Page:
Posts Tagged 'Social attitudes'



The Future of Society: Prosperity or Collapse?

The article in this week’s That’s Maths column in the Irish Times ( TM045 ) is about a mathematical model to simulate the future of society.

 Our extravagant lifestyle is draining the Earth’s natural resources. Population is climbing and climate change looms ever larger. Is the collapse of society imminent?

The historical precedents are ominous. Many civilizations have ended abruptly with drastic population reductions and centuries of oblivion. The fall of the Roman, Han, Mayan and Gupta Empires show that advanced and sophisticated civilisations can be fragile and impermanent. There are many causes, but over-consumption of resources and inequalities within society are primary.

Quo-Vadimus

Continue reading ‘The Future of Society: Prosperity or Collapse?’

Population Projections

The Population Division of the United Nations marked 31 October 2011 as the “Day of Seven Billion”. While that was a publicity gambit, world population is now above this figure and climbing. The global ecosystem is seriously stressed, and climate change is greatly aggravated by the expanding population. Accurate estimates of growth are essential for assessing our future well-being. This week, That’s Maths in The Irish Times ( TM034  ) is about population growth over this century. Continue reading ‘Population Projections’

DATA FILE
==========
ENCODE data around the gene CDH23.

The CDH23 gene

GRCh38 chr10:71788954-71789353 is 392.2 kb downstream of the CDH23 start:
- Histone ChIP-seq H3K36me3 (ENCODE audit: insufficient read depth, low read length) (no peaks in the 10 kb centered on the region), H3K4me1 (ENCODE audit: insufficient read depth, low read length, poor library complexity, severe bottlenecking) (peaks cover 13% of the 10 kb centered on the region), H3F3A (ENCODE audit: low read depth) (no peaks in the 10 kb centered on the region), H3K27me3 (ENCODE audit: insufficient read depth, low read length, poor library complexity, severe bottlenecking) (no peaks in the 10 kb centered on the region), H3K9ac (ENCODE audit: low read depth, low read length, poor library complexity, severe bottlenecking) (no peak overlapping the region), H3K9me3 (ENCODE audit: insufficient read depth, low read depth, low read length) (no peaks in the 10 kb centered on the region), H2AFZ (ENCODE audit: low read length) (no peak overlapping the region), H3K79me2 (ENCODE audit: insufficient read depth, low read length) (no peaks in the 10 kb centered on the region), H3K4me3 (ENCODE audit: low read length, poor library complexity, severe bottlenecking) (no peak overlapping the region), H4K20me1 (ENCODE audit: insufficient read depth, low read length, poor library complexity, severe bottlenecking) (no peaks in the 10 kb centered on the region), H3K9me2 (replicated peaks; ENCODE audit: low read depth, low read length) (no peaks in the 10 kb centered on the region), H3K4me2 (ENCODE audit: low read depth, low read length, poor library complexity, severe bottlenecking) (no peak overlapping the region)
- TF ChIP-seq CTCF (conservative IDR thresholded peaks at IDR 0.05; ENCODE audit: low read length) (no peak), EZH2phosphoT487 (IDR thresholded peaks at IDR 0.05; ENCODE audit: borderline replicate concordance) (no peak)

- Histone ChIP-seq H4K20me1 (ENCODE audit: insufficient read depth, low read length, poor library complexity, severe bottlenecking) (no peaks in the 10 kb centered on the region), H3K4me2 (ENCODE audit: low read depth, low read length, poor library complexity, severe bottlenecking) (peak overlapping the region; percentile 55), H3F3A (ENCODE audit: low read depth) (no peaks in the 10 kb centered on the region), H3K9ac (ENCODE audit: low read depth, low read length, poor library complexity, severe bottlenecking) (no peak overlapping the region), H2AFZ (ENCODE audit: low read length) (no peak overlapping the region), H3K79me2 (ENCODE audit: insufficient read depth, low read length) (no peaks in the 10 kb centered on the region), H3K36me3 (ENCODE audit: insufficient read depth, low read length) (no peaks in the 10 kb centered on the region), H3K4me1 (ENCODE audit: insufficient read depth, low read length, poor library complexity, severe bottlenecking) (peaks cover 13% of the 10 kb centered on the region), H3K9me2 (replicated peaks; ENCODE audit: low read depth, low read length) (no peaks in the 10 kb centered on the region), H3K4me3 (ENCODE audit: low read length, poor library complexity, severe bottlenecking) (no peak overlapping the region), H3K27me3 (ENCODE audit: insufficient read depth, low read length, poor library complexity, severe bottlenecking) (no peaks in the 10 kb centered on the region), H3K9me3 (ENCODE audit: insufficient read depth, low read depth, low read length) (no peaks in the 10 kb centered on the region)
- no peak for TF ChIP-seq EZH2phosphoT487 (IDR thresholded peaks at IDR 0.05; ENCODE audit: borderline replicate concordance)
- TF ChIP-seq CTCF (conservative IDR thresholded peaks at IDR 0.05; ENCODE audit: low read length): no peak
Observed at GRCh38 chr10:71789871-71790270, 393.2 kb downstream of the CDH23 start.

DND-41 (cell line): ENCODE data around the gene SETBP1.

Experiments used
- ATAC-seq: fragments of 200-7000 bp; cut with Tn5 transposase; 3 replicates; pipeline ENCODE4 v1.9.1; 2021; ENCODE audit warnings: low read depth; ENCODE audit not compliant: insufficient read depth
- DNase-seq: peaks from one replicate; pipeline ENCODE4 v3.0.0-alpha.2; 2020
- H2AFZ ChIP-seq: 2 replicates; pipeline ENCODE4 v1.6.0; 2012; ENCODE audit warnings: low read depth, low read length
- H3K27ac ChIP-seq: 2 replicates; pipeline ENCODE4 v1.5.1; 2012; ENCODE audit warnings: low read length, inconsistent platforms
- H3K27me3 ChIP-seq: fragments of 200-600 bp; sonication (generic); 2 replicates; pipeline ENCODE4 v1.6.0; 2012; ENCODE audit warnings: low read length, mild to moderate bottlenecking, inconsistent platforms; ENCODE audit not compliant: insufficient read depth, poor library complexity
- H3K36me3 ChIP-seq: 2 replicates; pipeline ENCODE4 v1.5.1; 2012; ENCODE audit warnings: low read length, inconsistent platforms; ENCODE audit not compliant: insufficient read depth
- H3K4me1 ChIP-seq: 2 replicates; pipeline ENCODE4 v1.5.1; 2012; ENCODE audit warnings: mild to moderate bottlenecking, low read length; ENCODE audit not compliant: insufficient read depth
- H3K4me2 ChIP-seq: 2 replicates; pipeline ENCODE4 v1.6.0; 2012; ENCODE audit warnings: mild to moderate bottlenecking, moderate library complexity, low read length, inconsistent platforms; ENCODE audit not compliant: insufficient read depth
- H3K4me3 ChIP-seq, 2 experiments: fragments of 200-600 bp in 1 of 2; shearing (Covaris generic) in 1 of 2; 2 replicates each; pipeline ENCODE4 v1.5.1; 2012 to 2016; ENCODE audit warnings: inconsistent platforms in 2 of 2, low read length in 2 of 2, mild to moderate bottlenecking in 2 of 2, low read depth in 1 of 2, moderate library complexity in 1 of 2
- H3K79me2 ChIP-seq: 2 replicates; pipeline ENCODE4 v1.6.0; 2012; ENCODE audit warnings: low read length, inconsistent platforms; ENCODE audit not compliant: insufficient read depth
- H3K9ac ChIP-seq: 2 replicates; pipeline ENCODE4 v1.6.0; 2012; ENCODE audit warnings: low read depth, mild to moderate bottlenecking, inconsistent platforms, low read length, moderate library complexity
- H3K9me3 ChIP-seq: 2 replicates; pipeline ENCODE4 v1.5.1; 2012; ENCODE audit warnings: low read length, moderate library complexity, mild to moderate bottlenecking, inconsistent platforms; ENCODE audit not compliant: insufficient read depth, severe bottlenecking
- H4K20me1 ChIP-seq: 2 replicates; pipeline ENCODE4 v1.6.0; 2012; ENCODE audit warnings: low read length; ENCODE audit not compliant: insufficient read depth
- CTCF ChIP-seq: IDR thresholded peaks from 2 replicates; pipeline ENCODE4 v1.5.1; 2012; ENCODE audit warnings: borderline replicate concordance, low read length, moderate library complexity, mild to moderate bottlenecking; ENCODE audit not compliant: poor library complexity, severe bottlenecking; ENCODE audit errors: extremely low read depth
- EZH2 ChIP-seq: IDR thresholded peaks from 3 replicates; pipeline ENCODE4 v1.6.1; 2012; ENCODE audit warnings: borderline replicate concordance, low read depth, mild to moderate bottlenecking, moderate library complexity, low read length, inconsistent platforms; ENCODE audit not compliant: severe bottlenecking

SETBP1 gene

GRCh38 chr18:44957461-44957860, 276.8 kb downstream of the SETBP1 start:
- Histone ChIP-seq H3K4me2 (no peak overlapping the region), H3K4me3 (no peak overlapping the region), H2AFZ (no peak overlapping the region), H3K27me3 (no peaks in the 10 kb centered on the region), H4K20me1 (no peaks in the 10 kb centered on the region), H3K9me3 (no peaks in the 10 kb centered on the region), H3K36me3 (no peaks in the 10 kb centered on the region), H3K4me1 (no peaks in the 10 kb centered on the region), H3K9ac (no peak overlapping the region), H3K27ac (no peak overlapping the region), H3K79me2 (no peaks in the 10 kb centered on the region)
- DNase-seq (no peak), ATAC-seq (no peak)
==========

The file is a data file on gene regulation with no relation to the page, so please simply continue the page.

The Two Cultures

The Two Cultures

Of course I’ve heard of Beethoven, but who is this guy Gauss?

The “Two Cultures”, introduced by the British scientist and novelist C. P. Snow in an influential Rede Lecture in 1959, are still relevant.

Ludwig von Beethoven and Carl Friedrich Gauss were at the height of their creativity in the early nineteenth century. Beethoven’s music, often of great subtlety and intricacy, is accessible even to those of us with limited knowledge and understanding of it. Gauss, the master of mathematicians, produced results of singular genius, great utility and deep aesthetic appeal. But, although the brilliance and beauty of his work is recognized and admired by experts, it is hidden from most of us, requiring much background knowledge and technical facility for its true appreciation.

There is a stark contrast here. There are many parallels between music and mathematics: both are concerned with structure, symmetry and pattern, but music is accessible to all while maths presents greater obstacles. Perhaps it’s a left versus right brain issue. Music gets into the soul on a high-speed emotional autobahn, while maths has to follow a rational, step-by-step route. Music has instant appeal; maths takes time.

It is regrettable that public attitudes to mathematics are predominantly unsympathetic. The beauty of maths can be difficult to appreciate, and its significance in our lives is often underestimated. But mathematics is an essential thread in the fabric of modern society. We all benefit from the power of maths to model our world and enable technological advances. It is arguable that the work of Gauss has a greater impact on our daily lives than the magnificent creations of Beethoven.


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